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Jonathan Dietch
General Member

Why not carry a whistle when you fly? They’re mandatory at Torrey and they are at least somewhat effective.
I rarely hear anyone hollering when the LZ is blocked. Sometimes a good shout will get the attention of people in the way.
It’s not just PGs kiting. I have had stray kids and others enter my landing path  and create an obstruction.
What about RLF skills? If half the LZ is covered by 8 PGs that’s a good indication that there’s plenty of wind and this means that much less room is required to land an HG.
I invested thousands of dollars of my own funds in re-developing and existing drogue chute design into modern materials and construction. It’s very reliable and stable yet few pilots bought one when they were available and even fewer pilots who own one use it. A friend of mine now has permanent brain damage in large part because he was discouraged from using his other perfectly good drogue and crashed face-first. In fact a similar thing happened to the former USHPA HG safely analyst.
Honestly, the PGs need a spotter on the ground  to alert them of incoming traffic but we know this will never happen.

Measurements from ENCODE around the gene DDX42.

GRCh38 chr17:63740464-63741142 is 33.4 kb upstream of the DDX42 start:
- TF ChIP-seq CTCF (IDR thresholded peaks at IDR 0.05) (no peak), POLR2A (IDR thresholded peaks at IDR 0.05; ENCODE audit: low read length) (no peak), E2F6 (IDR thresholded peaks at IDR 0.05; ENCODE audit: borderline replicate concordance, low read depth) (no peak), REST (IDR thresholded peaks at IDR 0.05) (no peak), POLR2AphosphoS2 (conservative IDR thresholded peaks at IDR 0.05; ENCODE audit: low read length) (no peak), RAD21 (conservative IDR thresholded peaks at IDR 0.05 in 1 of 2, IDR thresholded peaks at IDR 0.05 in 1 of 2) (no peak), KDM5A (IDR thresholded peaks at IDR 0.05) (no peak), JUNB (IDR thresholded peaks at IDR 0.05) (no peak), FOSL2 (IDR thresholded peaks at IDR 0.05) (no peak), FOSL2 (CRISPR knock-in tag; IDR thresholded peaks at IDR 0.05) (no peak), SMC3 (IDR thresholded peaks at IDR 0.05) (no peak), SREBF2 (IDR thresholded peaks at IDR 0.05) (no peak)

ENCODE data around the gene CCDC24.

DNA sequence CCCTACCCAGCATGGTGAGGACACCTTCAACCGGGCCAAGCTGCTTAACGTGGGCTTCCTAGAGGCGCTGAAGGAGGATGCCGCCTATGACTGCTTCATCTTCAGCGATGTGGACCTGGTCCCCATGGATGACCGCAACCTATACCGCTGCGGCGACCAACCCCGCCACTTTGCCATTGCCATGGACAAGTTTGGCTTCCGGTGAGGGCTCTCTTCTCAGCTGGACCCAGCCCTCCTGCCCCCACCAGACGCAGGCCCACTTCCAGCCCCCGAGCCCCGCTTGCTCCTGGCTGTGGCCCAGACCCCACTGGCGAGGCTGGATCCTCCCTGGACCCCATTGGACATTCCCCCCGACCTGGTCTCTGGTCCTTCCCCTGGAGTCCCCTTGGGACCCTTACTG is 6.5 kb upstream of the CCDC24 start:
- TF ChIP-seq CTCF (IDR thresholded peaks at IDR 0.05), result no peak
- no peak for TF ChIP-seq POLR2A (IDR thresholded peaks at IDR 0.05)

And here’s another thing that points to the whining hypocrisy of HG pilots. I have lost count of the fly-ins where more than half the LZ was covered by assembled HGs and nobody took responsibility for getting pilots to break their gear down yet there were still a dozen people in the air who needed to land on far less than half the LZ. This double-standard is typical and ridiculous.
Anyhow, take responsibility for your own landing safely and the safety of others. This is not the Wild West. Get out there and politely ask the kiters to  provide a spotter. Learn to yell real loud. Carry a whistle. Use a drogue chute. Get your RLF sign-off. And above all–don’t whine. 

Side Note: USHPA is failing to take responsibility for its role in any number of serious and fatal accidents. It’s fortunate that we even have an organization and liability pool still in existence.

The truth is that we are in the Wild West whether we like it or not. That means we all need to get along with our neighbors in the air and on the ground regardless of personal differences. Communicate, communicate, communicate!